Irrigation Management Supporting Food Self-Sufficiency in Indonesia

Irrigation Management Supporting Food Self-Sufficiency in Indonesia

Published: 2017.12.26
Accepted: 2017.12.26
Senior Agricultural Economist and Research Professor
Indonesian Center for Agriculture Socio Economic and Policy Studies (ICASEPS), Ministry of Agriculture, Indonesia


As a part of Self-Sufficiency policy, the Government of Indonesia has declared to develop and rehabilitate irrigation infrastructure massively during the period of 2015-2019.  In addition to physical infrastructure development, the improvement of the management system is also needed. 

      Improvement on the irrigation management system is highly affected by water resource policy because irrigation is a part of water resource management system.  Decree of the Constitutional Court (MK) No.85/PUU-XI/2013 on cancellation of the Law No.7/2004 and reenactment of Law No.11/1974 on Irrigation affects irrigation management seriously. The Law No.11/1974 indicates more state’s authority to control water resources than that of the Law No.7/2004 and it is also more conducive for farmers in exercising water right.

      This note will review the impact of irrigation management policy, especially the MK Decree No.85/PUU-XI/2013 on irrigation management system.

Characteristics of irrigation system

There are two irrigation systems, government irrigation and community irrigation. According to technical qualifications, the irrigation systems consist of: (a) technical/semi-technical irrigation; (b) simple irrigation; and (c) rainfed irrigation. According to the Government Regulation (PP) No.20/2006 on Irrigation, the distinction refers to the combination of water acquisition, irrigation techniques, and its ecosystem.  Based on this concept, the irrigation system is categorized into: (i) surface water; (ii) swamp and tidal irrigation; (iii) ground water irrigation; (iv) pump irrigation; and (v) pond irrigation.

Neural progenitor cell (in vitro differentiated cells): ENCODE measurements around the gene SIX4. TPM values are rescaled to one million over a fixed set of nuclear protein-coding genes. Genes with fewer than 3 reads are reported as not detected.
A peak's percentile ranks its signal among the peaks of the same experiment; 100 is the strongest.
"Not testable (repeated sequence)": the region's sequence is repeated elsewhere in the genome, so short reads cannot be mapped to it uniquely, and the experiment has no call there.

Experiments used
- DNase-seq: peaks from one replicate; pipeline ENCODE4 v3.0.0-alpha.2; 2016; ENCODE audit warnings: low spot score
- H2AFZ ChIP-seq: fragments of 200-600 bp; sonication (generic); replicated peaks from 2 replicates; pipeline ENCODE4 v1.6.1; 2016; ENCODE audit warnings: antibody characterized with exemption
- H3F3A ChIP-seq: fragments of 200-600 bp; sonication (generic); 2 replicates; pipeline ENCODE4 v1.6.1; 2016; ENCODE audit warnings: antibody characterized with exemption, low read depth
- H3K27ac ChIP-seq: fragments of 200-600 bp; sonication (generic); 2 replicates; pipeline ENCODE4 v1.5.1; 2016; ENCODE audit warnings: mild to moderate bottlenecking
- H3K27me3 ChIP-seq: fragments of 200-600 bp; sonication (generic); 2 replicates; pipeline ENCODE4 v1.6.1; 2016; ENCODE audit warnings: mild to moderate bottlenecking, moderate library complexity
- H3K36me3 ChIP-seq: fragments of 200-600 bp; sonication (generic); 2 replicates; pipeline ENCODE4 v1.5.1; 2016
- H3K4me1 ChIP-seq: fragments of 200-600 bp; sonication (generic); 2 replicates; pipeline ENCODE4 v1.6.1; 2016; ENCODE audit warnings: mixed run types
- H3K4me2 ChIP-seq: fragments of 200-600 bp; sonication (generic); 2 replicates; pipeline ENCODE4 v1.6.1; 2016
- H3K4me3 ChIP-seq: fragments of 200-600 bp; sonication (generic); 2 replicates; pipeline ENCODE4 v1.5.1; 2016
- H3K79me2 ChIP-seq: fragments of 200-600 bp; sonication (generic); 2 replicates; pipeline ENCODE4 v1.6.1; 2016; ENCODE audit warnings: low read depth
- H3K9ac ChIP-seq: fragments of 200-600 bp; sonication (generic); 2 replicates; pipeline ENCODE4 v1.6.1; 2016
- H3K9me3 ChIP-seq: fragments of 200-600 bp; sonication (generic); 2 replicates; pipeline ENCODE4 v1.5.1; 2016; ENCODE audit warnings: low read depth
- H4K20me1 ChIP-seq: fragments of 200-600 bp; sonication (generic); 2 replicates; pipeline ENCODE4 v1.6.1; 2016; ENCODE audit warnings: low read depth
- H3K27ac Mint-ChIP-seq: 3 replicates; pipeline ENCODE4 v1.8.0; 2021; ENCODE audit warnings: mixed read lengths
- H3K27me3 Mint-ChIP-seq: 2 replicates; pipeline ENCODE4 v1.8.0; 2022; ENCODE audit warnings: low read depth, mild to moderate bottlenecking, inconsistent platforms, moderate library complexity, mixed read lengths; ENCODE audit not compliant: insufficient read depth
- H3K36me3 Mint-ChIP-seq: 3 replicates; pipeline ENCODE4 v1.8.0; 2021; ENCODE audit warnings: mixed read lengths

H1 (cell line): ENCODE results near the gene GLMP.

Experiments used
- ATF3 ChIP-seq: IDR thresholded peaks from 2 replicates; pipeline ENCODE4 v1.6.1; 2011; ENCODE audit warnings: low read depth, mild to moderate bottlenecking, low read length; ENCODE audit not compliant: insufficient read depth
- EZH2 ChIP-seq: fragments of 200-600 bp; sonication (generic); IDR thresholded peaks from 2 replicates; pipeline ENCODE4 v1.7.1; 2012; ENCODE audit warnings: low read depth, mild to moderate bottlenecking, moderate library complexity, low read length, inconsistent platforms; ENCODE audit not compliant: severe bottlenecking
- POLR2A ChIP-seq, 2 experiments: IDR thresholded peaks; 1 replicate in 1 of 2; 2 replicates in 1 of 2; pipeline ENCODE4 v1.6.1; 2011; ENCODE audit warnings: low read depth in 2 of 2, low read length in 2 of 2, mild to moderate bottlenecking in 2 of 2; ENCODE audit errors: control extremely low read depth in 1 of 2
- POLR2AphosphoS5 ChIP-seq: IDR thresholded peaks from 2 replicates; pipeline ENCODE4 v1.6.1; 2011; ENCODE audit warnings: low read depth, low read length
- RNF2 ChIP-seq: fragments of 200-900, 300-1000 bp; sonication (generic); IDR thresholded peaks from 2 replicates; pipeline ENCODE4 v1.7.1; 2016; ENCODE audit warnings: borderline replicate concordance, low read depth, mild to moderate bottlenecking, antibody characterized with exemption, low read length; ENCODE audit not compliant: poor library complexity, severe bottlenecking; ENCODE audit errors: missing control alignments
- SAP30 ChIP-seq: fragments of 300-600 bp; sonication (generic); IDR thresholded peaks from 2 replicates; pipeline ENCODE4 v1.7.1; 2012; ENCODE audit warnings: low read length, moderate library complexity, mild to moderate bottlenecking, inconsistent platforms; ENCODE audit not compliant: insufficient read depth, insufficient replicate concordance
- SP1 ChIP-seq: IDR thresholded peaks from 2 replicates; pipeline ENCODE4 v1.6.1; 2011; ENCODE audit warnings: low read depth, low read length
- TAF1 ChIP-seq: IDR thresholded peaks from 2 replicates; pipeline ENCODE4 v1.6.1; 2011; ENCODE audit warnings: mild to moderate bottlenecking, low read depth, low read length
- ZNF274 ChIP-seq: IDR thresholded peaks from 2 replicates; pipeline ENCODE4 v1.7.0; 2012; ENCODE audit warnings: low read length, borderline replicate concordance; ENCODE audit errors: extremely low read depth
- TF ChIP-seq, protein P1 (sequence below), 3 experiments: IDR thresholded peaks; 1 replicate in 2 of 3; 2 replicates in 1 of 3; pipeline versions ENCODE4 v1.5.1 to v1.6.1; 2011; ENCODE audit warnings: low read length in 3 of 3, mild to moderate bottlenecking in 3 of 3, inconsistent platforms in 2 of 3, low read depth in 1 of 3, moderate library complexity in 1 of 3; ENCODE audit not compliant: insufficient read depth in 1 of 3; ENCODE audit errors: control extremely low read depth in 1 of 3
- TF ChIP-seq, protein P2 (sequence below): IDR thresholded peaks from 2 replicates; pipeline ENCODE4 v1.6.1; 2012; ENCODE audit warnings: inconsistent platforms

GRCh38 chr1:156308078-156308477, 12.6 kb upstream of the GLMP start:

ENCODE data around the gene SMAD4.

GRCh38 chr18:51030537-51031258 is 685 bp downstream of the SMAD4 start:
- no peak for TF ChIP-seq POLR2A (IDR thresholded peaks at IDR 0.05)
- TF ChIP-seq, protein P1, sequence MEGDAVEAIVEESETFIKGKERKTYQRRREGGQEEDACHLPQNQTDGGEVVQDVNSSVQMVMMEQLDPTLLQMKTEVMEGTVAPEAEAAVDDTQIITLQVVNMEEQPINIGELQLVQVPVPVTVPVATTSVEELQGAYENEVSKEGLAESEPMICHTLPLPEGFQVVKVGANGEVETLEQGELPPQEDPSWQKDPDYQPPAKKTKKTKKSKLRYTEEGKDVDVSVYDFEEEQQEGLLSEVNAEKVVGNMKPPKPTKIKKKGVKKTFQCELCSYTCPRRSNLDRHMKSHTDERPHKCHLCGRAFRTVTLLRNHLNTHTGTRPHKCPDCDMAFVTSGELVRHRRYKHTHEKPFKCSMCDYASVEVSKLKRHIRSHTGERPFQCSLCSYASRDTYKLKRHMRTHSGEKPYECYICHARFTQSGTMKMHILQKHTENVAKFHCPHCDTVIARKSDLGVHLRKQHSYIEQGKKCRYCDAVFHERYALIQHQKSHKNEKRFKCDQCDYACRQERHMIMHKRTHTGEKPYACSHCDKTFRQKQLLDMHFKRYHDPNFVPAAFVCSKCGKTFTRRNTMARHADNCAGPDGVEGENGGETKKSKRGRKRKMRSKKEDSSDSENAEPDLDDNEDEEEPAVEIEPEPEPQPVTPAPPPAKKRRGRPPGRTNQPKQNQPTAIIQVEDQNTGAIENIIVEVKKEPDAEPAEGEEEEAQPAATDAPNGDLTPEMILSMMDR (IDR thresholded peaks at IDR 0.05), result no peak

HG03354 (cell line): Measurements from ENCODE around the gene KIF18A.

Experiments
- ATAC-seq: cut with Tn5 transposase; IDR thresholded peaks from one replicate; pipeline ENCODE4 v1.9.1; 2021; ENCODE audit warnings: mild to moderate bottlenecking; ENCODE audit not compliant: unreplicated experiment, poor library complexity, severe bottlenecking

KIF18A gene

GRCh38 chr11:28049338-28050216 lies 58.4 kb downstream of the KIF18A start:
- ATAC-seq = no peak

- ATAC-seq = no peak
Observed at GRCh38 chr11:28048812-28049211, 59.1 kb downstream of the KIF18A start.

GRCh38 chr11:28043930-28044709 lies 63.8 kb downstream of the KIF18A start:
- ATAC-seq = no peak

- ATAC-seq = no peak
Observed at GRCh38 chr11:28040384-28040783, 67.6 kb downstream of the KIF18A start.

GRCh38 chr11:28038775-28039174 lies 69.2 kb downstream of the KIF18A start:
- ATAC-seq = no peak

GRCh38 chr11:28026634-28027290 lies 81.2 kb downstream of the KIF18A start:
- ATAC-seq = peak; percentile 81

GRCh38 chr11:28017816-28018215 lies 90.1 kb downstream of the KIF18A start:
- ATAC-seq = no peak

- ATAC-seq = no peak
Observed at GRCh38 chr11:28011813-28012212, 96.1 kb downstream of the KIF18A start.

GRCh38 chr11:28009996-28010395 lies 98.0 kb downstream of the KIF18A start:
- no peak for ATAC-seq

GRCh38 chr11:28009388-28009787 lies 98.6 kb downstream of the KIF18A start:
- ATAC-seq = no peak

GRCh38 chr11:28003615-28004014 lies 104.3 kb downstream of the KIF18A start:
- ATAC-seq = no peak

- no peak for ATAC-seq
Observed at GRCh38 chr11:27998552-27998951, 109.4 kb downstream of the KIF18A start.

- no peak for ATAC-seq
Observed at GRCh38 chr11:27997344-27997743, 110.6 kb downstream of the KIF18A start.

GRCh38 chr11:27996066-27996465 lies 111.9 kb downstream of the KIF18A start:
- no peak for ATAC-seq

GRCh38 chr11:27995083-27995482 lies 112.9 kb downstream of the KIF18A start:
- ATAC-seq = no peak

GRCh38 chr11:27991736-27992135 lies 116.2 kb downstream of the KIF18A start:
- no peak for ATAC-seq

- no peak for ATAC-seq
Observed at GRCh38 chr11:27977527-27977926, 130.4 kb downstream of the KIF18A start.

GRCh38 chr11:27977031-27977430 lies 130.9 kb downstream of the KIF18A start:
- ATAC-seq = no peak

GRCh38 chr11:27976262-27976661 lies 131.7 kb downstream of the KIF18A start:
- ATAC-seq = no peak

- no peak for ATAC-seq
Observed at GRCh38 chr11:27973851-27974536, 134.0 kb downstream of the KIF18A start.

In 2015 total irrigation in Indonesia was around 8.3 million hectares.  To enhance its capacity, the government decides to develop 1 million hectares of new irrigation area and rehabilitate 3 million hectares in 2015-2019.  The new construction includes surface irrigation (0.58 million hectares), swamp irrigation (0.35 hectares), pond irrigation (0.043 million hectares), and ground water irrigation (0.028 million hectares) including 65 dams.

Management system

Institutional set up of the large-scale technical irrigation management is more complicated.  It is related to the effort on harmonizing both technical and socio-economic aspects.  Determinant of the technical aspects is related to the characteristics of water resources system, while jurisdiction boundary of social economic institution refers to administrative aspects.

      Irrigation management is an integral part of water resource management.  It requires inter-sectoral coordination.  Therefore, a forum of inter-ministerial representatives was established, i.e. Irrigation Committee (Panitia Irigasi), chaired by the Governor and Mayor in the provincial and regency/municipality level, respectively.